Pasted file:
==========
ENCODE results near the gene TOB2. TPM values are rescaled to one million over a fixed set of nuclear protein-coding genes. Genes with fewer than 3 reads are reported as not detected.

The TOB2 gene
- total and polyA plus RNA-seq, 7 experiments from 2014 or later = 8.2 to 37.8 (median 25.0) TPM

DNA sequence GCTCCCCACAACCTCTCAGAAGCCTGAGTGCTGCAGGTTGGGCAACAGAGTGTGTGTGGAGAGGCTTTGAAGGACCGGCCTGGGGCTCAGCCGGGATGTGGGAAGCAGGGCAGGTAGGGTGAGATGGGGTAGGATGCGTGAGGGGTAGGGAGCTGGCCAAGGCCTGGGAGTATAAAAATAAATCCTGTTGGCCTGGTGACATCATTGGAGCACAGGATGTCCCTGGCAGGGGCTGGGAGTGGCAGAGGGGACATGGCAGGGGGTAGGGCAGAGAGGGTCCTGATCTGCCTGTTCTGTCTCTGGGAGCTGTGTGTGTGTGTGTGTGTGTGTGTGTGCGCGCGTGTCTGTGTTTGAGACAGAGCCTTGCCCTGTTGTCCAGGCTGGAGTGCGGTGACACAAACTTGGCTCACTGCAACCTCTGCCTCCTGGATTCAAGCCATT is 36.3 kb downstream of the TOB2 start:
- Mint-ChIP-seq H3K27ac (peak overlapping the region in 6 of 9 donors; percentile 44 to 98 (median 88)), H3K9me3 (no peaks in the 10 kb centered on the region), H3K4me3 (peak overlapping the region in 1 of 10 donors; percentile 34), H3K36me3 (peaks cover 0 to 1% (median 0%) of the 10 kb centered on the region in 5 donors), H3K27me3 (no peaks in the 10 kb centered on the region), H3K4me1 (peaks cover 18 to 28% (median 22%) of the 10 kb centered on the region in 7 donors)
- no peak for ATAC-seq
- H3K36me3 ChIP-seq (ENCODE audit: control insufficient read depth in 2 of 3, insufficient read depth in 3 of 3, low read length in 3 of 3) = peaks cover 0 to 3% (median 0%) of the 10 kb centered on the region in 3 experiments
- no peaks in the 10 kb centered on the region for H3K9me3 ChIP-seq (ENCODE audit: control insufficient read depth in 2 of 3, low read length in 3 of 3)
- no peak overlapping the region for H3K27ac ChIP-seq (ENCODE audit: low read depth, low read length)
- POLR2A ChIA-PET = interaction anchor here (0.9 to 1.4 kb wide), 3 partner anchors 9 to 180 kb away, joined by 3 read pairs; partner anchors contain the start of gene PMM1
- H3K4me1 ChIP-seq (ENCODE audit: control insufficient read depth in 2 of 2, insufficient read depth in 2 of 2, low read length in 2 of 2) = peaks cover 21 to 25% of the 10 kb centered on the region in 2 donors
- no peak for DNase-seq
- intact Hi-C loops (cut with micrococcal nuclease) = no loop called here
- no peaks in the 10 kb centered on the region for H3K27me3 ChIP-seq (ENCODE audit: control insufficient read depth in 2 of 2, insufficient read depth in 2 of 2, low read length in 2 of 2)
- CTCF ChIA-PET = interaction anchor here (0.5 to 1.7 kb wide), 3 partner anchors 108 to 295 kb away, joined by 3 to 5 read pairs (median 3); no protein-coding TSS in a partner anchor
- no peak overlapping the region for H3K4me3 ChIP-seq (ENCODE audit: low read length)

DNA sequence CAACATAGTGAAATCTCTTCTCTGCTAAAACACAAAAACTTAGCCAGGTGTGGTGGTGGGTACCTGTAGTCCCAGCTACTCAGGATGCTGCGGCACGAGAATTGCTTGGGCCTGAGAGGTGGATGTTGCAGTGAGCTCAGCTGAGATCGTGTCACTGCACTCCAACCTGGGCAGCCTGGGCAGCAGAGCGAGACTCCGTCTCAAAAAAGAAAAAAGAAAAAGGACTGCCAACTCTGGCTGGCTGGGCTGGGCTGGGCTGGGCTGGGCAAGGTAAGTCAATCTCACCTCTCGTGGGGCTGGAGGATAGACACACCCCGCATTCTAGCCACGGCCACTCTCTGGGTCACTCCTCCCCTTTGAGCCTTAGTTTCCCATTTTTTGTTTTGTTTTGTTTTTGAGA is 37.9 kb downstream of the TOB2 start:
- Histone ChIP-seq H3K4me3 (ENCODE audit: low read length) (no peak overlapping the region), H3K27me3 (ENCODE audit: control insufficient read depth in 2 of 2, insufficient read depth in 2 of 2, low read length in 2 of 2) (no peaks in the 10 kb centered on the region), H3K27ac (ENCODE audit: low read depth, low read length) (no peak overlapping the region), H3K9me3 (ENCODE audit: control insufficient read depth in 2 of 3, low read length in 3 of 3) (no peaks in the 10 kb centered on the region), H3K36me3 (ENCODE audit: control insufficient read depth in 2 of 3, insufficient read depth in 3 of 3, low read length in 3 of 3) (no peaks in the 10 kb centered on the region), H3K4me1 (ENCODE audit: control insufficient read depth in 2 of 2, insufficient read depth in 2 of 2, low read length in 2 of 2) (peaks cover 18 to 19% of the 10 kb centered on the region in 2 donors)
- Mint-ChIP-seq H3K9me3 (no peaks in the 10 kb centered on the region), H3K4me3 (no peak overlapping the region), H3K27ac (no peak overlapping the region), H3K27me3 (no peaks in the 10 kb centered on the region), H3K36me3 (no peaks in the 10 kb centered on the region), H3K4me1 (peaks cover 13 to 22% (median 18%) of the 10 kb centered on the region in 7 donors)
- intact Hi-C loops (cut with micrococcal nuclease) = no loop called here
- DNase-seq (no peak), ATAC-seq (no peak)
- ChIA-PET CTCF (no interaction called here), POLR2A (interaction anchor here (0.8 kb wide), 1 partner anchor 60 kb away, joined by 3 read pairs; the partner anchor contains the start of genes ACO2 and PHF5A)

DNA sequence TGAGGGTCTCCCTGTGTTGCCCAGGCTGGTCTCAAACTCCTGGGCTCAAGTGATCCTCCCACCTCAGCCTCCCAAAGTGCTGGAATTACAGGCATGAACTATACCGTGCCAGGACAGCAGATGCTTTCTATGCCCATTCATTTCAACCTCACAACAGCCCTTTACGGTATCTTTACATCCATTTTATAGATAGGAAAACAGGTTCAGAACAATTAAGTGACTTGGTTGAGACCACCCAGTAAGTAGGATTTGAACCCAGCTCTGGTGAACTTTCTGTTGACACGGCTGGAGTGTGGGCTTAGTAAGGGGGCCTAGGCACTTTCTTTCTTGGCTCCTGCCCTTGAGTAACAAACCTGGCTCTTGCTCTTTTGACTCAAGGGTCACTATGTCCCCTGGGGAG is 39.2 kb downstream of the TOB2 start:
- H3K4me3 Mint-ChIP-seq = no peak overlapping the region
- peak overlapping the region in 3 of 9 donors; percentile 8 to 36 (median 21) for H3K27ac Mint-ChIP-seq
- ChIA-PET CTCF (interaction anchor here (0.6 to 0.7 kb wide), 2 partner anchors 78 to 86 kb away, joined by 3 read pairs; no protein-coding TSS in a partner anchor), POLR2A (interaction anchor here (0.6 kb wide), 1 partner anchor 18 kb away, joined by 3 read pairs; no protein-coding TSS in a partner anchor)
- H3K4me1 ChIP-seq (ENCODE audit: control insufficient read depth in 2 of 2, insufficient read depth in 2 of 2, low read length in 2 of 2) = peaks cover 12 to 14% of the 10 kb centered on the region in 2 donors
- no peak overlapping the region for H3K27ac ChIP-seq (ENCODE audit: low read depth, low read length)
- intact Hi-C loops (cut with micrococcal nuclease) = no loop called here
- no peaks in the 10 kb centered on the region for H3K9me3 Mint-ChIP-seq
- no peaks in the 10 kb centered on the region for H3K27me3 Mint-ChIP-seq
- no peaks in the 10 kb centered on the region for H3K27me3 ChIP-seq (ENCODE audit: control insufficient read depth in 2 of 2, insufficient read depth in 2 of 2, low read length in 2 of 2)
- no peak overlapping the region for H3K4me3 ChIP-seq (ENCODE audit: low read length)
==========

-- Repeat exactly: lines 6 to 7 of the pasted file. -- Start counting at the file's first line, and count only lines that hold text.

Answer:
- no peak for ATAC-seq
- H3K36me3 ChIP-seq (ENCODE audit: control insufficient read depth in 2 of 3, insufficient read depth in 3 of 3, low read length in 3 of 3) = peaks cover 0 to 3% (median 0%) of the 10 kb centered on the region in 3 experiments